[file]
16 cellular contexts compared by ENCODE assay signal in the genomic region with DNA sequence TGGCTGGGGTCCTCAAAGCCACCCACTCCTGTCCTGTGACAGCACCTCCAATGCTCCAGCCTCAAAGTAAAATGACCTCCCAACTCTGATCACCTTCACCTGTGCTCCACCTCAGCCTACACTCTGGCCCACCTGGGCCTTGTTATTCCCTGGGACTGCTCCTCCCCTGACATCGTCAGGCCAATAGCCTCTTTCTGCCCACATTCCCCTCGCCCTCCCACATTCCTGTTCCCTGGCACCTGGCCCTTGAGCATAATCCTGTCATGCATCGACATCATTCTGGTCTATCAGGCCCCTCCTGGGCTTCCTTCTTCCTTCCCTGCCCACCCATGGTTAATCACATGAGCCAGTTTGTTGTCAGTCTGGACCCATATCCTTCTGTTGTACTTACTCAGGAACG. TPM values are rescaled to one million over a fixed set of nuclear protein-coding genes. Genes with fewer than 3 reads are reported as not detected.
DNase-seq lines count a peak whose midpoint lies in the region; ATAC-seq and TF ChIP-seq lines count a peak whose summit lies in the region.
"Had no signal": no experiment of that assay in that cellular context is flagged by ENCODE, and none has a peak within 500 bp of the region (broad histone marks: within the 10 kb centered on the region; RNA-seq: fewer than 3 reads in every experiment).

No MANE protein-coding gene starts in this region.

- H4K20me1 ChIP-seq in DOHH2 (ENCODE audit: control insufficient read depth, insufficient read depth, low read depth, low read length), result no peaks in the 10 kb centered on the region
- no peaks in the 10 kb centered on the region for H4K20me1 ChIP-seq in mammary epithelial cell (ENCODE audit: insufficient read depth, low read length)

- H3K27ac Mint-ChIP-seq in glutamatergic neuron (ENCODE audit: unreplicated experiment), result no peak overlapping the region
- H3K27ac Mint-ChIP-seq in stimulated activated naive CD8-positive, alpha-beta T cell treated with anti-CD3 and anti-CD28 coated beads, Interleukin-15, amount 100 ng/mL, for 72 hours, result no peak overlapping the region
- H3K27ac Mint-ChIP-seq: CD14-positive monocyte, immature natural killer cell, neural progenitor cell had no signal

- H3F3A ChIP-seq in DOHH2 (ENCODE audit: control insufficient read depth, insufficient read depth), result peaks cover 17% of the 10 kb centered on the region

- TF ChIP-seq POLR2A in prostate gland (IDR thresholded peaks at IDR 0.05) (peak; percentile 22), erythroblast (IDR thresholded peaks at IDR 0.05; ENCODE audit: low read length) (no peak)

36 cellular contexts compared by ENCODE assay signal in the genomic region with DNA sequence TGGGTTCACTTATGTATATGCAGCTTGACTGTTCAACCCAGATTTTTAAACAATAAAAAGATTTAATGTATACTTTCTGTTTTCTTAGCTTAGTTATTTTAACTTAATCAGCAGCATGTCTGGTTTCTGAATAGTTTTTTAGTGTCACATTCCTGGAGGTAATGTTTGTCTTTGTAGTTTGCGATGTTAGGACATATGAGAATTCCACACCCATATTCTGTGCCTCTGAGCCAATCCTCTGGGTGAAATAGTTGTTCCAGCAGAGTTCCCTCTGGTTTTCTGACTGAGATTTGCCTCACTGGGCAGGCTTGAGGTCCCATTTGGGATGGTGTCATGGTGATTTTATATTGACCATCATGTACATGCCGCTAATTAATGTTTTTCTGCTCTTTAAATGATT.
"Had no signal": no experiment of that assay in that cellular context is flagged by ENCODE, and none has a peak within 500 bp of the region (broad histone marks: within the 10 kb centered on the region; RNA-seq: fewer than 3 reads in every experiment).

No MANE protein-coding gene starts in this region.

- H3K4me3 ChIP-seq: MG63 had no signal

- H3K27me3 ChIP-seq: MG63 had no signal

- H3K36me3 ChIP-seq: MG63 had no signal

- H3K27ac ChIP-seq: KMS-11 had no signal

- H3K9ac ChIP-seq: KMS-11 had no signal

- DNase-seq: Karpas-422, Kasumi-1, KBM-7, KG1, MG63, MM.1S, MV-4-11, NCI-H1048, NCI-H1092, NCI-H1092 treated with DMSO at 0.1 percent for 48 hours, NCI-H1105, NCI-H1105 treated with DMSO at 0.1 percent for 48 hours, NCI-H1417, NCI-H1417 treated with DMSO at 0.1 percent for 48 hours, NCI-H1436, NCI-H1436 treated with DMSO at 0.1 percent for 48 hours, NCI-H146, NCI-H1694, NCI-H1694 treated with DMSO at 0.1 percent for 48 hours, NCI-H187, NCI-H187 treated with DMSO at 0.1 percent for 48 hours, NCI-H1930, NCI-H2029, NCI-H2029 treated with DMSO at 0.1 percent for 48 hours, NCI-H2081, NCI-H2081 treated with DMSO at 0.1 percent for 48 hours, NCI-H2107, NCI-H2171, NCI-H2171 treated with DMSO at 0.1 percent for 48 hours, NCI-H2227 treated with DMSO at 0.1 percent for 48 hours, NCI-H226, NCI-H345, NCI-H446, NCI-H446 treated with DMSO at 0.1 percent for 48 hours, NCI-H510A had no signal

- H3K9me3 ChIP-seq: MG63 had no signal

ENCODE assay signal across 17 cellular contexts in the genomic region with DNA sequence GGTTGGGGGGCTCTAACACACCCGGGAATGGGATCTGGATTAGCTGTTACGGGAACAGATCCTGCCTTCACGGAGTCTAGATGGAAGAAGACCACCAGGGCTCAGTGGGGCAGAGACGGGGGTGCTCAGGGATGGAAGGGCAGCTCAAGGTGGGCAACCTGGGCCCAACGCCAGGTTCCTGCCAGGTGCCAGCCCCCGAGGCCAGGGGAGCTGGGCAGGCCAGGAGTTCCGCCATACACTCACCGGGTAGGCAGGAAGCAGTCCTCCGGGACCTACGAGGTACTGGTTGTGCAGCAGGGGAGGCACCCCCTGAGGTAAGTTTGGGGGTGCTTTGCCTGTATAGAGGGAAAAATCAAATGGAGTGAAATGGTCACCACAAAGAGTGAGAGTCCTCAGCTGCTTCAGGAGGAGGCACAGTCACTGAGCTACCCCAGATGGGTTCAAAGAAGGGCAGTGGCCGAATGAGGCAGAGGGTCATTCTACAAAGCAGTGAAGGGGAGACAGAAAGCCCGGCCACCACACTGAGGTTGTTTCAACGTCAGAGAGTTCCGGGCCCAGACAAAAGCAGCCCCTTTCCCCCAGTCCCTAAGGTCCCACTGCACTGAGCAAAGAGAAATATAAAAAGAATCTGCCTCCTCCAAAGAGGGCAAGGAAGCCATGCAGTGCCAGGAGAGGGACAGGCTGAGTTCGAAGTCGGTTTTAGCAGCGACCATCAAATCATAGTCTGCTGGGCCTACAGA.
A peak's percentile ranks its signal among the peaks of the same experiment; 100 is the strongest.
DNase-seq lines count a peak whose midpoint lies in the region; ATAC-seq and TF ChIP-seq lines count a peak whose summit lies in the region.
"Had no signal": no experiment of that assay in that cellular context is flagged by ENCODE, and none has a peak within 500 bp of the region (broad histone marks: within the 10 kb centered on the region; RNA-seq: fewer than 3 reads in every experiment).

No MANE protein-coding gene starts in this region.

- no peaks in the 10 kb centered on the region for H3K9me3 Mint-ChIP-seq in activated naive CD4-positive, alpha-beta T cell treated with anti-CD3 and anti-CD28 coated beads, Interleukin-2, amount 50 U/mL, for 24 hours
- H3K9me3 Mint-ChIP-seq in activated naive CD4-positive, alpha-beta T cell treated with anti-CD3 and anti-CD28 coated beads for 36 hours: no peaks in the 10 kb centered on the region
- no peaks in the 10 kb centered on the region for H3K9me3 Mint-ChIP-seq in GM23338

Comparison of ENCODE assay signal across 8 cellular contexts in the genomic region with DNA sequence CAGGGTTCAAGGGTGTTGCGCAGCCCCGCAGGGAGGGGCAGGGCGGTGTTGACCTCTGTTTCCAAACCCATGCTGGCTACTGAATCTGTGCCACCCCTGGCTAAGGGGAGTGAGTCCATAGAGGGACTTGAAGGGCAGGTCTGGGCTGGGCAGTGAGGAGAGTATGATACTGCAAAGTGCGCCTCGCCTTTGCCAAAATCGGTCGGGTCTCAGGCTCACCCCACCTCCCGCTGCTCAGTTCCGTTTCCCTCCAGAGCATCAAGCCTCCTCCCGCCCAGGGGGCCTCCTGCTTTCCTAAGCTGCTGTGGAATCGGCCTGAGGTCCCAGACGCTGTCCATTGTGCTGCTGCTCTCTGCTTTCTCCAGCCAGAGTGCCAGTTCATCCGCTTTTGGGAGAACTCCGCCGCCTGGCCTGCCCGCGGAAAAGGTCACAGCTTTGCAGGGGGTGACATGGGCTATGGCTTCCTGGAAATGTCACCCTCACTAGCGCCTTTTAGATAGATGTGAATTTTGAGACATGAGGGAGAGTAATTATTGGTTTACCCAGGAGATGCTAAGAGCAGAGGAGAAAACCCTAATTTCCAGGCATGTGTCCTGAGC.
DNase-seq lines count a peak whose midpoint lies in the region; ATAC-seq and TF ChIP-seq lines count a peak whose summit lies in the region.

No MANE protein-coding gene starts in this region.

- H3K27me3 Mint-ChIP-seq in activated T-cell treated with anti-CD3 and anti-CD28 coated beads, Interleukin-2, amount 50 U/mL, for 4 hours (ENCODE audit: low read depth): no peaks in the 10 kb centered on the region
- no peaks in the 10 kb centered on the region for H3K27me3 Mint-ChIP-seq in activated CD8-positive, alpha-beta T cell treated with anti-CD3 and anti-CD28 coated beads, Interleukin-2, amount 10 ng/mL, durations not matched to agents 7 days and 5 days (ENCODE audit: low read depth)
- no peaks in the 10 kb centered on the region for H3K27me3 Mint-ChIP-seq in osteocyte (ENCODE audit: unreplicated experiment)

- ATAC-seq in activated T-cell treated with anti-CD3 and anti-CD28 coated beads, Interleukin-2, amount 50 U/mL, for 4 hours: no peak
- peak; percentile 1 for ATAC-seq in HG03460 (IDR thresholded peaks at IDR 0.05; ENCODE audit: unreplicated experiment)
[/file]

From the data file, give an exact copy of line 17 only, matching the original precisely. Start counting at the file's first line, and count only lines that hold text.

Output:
- H3K36me3 ChIP-seq: MG63 had no signal